Ernest Miller Hemingway was born on July 21, 1899, in Oak Park, Illinois, a conservative upper-middle-class suburb of Chicago. He graduated from high school in 1917 and worked as a reporter for the Kansas City Star. Hemingway sailed to Europe in May 1918 to serve as a volunteer ambulance driver for the Italian Red Cross during World War I. Within weeks, he suffered a serious injury from fragments of an exploding mortar shell on the Italian front. He recovered in a hospital in Milan, where he had a romantic relationship with a nurse, Agnes von Kurowsky. This incident provided the inspiration for his novel A Farewell to Arms, published in 1929.

When the nineteen-year-old Hemingway returned home in 1919, his parents did not understand the psychological trauma he had suffered during the war, and they pestered him to get a job or go to college. His short story “Soldier’s Home” draws on his difficulties in coping with his parents’ and friends’ romanticized ideals of war.

Hemingway eventually began working for the Toronto Star Weekly. He married his first wife, Hadley Richardson, in 1921. He became the European correspondent for the Toronto Daily Star and moved to Paris with his wife in December 1921. There, Hemingway became friends with the poet Ezra Pound, the writer Gertrude Stein, the artists Joan Miró and Pablo Picasso, and other individuals belonging to the group of prominent expatriate writers and artists living in postwar Paris. Hemingway’s reputation began to grow both as a journalist and as an author of fiction. His novel The Sun Also Rises, published in 1926, established him as one of the preeminent writers of his day.

The Sun Also Rises portrays the lives of the members of the so-called Lost Generation, the group of men and women whose early adulthood was consumed by World War I. This horrific conflict, referred to as the Great War, set new standards for death and immorality in war. It shattered many people’s beliefs in traditional values of love, faith, and manhood. Without these long-held notions to rely on, members of the generation that fought and worked in the war suffered great moral and psychological aimlessness. The futile search for meaning in the wake of the Great War shapes The Sun Also Rises. Although the characters rarely mention the war directly, its effects haunt everything they do and say.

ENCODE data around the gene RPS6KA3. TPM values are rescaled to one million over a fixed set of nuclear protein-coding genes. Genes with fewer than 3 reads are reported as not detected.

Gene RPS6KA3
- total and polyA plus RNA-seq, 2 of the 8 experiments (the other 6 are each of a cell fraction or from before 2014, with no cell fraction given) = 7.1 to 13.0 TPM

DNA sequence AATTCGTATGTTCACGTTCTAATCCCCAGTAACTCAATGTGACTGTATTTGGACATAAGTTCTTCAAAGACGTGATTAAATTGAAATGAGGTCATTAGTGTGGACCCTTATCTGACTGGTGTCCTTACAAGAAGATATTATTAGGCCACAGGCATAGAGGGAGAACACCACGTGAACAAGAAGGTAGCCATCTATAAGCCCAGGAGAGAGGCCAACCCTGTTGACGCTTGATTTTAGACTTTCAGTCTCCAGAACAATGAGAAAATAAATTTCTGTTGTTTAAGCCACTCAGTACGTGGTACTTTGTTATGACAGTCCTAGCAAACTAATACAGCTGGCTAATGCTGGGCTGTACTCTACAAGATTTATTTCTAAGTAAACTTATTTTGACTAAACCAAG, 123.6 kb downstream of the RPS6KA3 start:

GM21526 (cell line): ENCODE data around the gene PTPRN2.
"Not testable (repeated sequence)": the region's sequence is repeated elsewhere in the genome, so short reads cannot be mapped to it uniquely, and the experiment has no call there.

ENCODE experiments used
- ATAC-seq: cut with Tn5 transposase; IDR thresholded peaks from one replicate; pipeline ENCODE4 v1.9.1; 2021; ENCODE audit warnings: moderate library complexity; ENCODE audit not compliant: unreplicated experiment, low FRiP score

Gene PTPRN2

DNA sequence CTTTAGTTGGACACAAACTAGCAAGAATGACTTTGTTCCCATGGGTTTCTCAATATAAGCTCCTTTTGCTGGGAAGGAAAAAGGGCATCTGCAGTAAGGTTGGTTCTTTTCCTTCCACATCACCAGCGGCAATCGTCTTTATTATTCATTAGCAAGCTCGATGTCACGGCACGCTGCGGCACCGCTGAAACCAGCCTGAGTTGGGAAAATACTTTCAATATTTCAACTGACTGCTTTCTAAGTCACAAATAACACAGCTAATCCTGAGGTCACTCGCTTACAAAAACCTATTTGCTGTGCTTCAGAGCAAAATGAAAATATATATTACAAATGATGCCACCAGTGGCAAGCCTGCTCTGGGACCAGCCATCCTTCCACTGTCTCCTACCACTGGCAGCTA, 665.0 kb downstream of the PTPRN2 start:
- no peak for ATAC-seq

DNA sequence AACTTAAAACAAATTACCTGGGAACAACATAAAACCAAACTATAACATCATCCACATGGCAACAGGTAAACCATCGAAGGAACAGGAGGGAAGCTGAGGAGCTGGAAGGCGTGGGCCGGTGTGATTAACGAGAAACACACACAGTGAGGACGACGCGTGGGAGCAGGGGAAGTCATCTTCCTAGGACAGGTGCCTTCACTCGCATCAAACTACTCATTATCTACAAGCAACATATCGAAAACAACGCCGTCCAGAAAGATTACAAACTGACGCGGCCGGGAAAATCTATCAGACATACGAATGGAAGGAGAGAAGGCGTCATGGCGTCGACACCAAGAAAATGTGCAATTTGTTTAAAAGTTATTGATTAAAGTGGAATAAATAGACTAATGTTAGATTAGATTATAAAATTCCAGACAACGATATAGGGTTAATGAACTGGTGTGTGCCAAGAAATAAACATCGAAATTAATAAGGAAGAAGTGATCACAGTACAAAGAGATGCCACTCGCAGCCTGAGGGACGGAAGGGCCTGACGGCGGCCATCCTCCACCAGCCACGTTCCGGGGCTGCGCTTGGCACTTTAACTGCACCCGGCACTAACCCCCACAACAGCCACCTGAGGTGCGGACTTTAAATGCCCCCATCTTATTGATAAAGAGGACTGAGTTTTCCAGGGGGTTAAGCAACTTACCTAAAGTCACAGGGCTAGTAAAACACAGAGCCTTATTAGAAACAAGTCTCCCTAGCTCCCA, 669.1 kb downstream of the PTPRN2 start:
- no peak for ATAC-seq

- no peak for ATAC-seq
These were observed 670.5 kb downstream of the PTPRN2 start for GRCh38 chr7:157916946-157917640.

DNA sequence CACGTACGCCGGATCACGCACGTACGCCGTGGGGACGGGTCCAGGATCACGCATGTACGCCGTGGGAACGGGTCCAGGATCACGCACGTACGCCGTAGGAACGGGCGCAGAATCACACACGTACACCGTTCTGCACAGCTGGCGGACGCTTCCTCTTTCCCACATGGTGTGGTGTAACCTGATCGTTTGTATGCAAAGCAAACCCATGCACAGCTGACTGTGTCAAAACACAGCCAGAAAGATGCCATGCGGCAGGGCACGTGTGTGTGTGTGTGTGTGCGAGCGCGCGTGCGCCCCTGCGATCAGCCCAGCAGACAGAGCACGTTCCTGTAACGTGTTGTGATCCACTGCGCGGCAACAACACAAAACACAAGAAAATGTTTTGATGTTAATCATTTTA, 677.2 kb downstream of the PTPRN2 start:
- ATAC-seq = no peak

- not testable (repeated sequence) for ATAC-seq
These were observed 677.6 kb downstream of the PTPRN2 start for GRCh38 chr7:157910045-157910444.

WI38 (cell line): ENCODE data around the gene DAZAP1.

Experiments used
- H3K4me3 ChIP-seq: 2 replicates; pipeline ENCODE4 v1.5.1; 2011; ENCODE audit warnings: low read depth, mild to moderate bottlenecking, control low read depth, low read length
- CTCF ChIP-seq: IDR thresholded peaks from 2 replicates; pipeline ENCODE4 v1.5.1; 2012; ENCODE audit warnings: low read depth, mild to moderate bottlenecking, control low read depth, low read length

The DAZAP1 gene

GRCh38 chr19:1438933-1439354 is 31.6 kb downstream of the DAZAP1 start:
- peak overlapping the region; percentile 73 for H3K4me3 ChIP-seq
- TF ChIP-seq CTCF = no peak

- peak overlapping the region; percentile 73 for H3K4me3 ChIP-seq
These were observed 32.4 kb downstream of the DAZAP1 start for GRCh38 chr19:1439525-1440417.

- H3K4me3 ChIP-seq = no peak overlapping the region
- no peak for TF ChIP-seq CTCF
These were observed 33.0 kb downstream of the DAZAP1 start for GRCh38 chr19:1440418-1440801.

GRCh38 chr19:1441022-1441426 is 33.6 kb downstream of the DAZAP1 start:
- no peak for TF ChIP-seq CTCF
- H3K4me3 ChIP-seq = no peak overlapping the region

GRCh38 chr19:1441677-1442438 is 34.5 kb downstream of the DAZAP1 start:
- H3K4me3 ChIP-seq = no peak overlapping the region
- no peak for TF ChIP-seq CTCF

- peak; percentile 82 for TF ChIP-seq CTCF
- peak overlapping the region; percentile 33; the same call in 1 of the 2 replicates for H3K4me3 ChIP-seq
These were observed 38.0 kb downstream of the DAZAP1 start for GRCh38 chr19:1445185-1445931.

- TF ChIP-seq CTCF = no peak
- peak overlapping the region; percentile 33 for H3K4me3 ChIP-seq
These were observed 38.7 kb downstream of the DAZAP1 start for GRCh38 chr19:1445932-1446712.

Amid the increasing literary success that followed the publication of The Sun Also Rises, Hemingway’s marriage began to fall apart, and he divorced Richardson in 1927. He quickly remarried, to a fashion reporter named Pauline Pfeiffer. In 1928, they moved to Key West, Florida, where they lived for over a decade. Hemingway’s life, however, was far from rosy. His father, Clarence Hemingway, committed suicide in 1928 after developing serious health and financial problems, and Hemingway engaged in an affair with a woman named Martha Gelhorn, which led to his divorce from Pfeiffer. He married Gelhorn in 1940.

In 1937, Hemingway traveled to Spain to cover the Spanish Civil War for the North American Newspaper Alliance. His novel For Whom the Bell Tolls, based on his experiences in Spain, was published in 1940, after he moved to Havana, Cuba, with Gelhorn. The book became an instant success, but he did not publish another novel for ten years. Meanwhile, he and Gelhorn divorced, and Hemingway married Mary Welsh, his fourth and last wife. Hemingway won the Pulitzer Prize in 1953 for his phenomenally successful The Old Man and the Sea and the Nobel Prize in Literature in 1954.

Deteriorating health began to plague Hemingway. His heavy drinking increased his health problems, and he began to suffer from wild mood swings. In 1960, Hemingway and Welsh moved to Ketchum, Idaho. Not long afterward, he entered the Mayo Clinic to undergo treatment for severe depression. His depression worsened in 1961, and on July 2 of that year, Hemingway woke early in the morning and committed suicide by shooting himself in the head.

Hemingway’s style differs distinctively from that of writers before him, and his work helped shape both the British and American literature that followed it. His prose is extremely spare, succinct, and seemingly very direct, although his speakers tend to give the impression that they are leaving a tremendous amount unsaid. Modern prose fiction continues to be heavily influenced by Hemingway’s technique in this regard. His body of work continues to be considered among the most important in the development of twentieth-century literature.